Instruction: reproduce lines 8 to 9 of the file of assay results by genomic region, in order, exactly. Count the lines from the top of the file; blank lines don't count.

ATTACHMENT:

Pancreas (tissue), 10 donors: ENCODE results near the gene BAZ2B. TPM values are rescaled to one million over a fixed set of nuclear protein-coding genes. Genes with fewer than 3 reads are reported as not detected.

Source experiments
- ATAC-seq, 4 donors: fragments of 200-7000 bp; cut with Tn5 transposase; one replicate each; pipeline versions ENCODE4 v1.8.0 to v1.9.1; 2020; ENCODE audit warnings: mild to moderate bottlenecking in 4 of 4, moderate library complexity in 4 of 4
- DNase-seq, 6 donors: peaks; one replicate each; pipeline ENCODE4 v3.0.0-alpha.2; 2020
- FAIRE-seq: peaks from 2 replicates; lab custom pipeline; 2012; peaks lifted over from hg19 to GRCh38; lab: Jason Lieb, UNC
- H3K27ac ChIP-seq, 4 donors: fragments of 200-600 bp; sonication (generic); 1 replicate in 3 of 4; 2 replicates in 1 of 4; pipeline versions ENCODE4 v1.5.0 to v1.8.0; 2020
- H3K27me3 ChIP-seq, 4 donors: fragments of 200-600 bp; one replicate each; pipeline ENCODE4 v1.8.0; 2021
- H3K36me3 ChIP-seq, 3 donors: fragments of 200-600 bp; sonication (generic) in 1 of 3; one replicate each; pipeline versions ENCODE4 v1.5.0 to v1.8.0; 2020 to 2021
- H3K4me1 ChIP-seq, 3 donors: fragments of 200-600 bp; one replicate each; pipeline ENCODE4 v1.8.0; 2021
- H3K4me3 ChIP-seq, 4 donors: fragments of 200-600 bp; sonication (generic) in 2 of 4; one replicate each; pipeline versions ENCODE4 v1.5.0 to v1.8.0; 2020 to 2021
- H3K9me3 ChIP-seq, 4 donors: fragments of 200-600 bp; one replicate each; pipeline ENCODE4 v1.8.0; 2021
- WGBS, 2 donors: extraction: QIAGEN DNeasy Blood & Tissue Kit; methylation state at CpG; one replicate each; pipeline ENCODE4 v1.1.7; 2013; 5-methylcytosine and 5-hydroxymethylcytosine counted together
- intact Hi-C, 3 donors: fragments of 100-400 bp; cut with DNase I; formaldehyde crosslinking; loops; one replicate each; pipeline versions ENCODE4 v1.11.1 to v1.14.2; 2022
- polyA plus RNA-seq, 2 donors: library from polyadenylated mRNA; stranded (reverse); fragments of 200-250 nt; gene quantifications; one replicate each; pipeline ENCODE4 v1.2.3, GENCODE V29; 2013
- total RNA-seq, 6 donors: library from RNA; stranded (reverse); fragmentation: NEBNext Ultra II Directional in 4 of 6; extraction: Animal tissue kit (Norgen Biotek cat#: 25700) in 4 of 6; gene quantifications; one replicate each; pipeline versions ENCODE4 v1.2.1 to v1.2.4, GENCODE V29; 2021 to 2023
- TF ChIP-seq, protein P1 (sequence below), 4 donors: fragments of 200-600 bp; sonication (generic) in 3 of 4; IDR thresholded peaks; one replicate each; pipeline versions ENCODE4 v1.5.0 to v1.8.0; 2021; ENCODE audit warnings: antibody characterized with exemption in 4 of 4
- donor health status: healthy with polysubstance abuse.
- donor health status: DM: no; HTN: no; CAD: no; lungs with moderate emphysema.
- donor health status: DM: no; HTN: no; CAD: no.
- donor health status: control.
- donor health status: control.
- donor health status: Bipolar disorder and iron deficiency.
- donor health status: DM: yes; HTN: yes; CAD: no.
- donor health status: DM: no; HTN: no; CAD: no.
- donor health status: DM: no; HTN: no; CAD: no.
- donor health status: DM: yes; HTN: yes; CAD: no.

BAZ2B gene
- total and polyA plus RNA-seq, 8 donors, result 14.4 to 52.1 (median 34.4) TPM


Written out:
- H3K36me3 ChIP-seq, 3 donors: fragments of 200-600 bp; sonication (generic) in 1 of 3; one replicate each; pipeline versions ENCODE4 v1.5.0 to v1.8.0; 2020 to 2021
- H3K4me1 ChIP-seq, 3 donors: fragments of 200-600 bp; one replicate each; pipeline ENCODE4 v1.8.0; 2021